It’s a tragic fact that young workers are statistically more likely to be injured at work than those who have been on the job for years. Indeed, 16-19-year-olds suffer a 40% greater incidence of injury at work than their older colleagues.
For apprentices, those on work experience, or people new to work at your builders’ merchant, the risk of injury is very real. Research also indicates that during the first month of employment workers are four times more likely to have an accident.
As the government targets to achieve three million apprentices by 2020, managers of builders merchants will need to be aware of their increased duty of care to young workers.
What are the risks?
Clearly, youngsters lack experience. They are less aware of workplace risks and their physical and psychological immaturity can make them more vulnerable than older colleagues. They are more prone to work beyond their ability, lack judgment or act over-enthusiastically. Poor training, information or instruction and inadequate supervision puts them at greater risk. They may also not be aware of their rights and not have the confidence to speak out.
Employers are responsible for protecting the safety and health of workers and they should pay particular attention to young workers. The Management of Health and Safety at Work Regulations stipulates that a young person (those under 18 years old) must not be employed unless employers have made or reviewed a Health & Safety risk assessment. By law, they must not work beyond their physical or mental ability or be exposed to:
toxic or cancer-causing substances
extreme heat, noise or vibration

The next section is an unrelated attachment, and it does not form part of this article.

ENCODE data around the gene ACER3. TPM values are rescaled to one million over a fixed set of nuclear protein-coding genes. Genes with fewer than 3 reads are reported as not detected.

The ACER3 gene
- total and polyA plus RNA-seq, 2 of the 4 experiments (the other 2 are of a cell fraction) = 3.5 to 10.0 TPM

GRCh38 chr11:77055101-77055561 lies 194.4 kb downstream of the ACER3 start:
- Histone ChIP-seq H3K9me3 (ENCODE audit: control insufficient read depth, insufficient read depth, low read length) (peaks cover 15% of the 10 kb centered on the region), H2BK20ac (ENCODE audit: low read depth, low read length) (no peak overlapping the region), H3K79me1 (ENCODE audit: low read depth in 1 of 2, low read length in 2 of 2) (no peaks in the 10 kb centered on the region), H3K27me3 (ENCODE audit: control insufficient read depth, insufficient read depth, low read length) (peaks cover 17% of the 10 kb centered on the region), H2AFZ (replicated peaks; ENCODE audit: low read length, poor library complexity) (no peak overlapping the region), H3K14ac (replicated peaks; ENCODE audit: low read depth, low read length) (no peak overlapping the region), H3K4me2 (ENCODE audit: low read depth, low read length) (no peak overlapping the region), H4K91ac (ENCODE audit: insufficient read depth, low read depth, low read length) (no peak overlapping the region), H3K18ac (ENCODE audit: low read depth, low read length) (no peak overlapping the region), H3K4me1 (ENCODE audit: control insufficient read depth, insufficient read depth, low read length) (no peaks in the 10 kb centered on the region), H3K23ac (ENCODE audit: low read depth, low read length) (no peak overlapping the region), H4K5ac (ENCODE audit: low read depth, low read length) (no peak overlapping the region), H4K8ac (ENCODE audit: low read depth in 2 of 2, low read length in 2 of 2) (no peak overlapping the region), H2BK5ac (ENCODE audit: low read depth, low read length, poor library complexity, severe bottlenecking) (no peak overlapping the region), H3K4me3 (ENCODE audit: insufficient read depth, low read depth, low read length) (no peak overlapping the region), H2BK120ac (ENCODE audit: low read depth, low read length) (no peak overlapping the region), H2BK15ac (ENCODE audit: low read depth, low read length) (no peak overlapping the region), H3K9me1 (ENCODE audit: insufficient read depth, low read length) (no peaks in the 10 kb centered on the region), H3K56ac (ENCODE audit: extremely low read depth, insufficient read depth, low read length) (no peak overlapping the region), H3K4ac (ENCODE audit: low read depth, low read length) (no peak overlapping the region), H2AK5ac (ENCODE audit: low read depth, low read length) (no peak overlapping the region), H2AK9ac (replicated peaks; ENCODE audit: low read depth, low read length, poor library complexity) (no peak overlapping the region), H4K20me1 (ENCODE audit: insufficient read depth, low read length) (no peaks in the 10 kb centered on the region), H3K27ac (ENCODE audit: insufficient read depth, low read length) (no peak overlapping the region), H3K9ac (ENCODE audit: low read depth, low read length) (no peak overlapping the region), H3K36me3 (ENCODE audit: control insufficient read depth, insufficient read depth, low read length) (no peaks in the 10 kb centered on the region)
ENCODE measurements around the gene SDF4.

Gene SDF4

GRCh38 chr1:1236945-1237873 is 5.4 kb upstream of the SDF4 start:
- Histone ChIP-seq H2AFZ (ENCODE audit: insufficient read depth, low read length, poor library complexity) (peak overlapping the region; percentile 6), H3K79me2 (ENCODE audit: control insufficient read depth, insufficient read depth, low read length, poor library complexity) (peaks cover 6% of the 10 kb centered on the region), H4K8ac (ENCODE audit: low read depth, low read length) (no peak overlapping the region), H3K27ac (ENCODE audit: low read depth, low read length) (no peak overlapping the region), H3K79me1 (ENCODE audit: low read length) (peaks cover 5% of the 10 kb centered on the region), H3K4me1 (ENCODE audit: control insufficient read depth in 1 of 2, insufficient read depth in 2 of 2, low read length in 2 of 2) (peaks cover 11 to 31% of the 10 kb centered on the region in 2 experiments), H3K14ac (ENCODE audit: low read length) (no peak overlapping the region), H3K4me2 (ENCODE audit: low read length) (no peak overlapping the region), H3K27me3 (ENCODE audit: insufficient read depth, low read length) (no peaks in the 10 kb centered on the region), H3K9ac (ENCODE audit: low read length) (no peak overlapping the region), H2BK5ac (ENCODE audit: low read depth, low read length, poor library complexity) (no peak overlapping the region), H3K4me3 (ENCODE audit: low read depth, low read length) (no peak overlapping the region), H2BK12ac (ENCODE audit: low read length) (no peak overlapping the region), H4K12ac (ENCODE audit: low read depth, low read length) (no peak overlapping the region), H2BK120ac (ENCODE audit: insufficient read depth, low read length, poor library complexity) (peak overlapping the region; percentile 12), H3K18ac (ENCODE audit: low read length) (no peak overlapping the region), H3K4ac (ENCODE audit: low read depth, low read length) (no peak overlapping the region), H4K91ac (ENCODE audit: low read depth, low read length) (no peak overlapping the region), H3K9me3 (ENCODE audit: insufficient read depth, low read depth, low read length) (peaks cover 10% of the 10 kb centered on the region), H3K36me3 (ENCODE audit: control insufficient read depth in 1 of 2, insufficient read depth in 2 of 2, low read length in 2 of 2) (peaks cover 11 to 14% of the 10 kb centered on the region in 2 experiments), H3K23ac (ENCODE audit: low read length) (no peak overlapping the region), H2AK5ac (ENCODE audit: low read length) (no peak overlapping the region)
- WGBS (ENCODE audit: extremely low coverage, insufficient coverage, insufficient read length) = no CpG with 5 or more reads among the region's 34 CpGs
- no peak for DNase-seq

risks they are unlikely to recognise.
Top Practical Tips
If you are employing a young person for the first time, or one with specific needs, you will need to review your risk assessments to assess whether you need to do anything extra before the young person joins your team.
Higher risk activities will need more careful attention.
Ensure they receive relevant induction training tailored to their tasks, preferably on their first day. This training should include information on the relevant hazards, risks and safety precautions. Depending on their role, fire safety awareness, manual handling and workplace transport e-learning training via Southalls, Safety Cloud may be appropriate initial training for new merchant staff.
Ensure young workers are adequately supervised. Good supervision will help to give management a clear idea of the young person’s capabilities, progress in the job and monitor the effectiveness of their training.
Ian Hatherly, Operations Director at Southalls said, “Young workers who are likely to be new to the merchant workplace need clear and sufficient instruction, training and supervision to enable them to work without putting themselves and other people at risk. Putting thought into your employment of young people from the start can protect you from injury claims further down the line.”